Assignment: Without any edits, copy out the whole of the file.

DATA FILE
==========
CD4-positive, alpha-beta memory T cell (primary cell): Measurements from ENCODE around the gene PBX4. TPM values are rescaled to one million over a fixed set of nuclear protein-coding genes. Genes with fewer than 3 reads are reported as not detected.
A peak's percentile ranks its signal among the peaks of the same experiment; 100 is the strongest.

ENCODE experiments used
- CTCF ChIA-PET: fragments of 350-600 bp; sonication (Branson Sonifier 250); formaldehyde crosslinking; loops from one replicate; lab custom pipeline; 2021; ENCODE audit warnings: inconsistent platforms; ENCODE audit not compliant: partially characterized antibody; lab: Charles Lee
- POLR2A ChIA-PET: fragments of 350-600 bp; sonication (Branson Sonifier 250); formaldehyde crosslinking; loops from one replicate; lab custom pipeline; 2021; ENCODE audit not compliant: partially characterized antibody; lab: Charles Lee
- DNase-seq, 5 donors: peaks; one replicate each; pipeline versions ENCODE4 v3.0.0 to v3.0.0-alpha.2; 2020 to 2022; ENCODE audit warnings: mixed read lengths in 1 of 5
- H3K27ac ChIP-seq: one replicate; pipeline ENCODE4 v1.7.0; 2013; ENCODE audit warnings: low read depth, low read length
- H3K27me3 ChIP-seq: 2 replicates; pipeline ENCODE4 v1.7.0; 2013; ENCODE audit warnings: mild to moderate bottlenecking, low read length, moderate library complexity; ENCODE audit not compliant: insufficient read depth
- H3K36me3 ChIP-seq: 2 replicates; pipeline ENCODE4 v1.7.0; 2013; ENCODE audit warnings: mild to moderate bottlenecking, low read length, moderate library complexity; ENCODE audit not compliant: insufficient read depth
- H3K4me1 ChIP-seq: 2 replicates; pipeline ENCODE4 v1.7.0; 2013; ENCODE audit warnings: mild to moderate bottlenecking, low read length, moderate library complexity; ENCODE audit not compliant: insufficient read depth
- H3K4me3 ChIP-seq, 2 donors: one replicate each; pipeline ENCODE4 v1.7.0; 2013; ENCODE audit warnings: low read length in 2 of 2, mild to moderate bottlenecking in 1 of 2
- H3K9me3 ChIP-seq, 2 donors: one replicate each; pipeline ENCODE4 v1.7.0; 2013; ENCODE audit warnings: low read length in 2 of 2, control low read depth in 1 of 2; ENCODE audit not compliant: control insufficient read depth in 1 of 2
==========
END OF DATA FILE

CD4-positive, alpha-beta memory T cell (primary cell): Measurements from ENCODE around the gene PBX4. TPM values are rescaled to one million over a fixed set of nuclear protein-coding genes. Genes with fewer than 3 reads are reported as not detected.
A peak's percentile ranks its signal among the peaks of the same experiment; 100 is the strongest.

ENCODE experiments used
- CTCF ChIA-PET: fragments of 350-600 bp; sonication (Branson Sonifier 250); formaldehyde crosslinking; loops from one replicate; lab custom pipeline; 2021; ENCODE audit warnings: inconsistent platforms; ENCODE audit not compliant: partially characterized antibody; lab: Charles Lee
- POLR2A ChIA-PET: fragments of 350-600 bp; sonication (Branson Sonifier 250); formaldehyde crosslinking; loops from one replicate; lab custom pipeline; 2021; ENCODE audit not compliant: partially characterized antibody; lab: Charles Lee
- DNase-seq, 5 donors: peaks; one replicate each; pipeline versions ENCODE4 v3.0.0 to v3.0.0-alpha.2; 2020 to 2022; ENCODE audit warnings: mixed read lengths in 1 of 5
- H3K27ac ChIP-seq: one replicate; pipeline ENCODE4 v1.7.0; 2013; ENCODE audit warnings: low read depth, low read length
- H3K27me3 ChIP-seq: 2 replicates; pipeline ENCODE4 v1.7.0; 2013; ENCODE audit warnings: mild to moderate bottlenecking, low read length, moderate library complexity; ENCODE audit not compliant: insufficient read depth
- H3K36me3 ChIP-seq: 2 replicates; pipeline ENCODE4 v1.7.0; 2013; ENCODE audit warnings: mild to moderate bottlenecking, low read length, moderate library complexity; ENCODE audit not compliant: insufficient read depth
- H3K4me1 ChIP-seq: 2 replicates; pipeline ENCODE4 v1.7.0; 2013; ENCODE audit warnings: mild to moderate bottlenecking, low read length, moderate library complexity; ENCODE audit not compliant: insufficient read depth
- H3K4me3 ChIP-seq, 2 donors: one replicate each; pipeline ENCODE4 v1.7.0; 2013; ENCODE audit warnings: low read length in 2 of 2, mild to moderate bottlenecking in 1 of 2
- H3K9me3 ChIP-seq, 2 donors: one replicate each; pipeline ENCODE4 v1.7.0; 2013; ENCODE audit warnings: low read length in 2 of 2, control low read depth in 1 of 2; ENCODE audit not compliant: control insufficient read depth in 1 of 2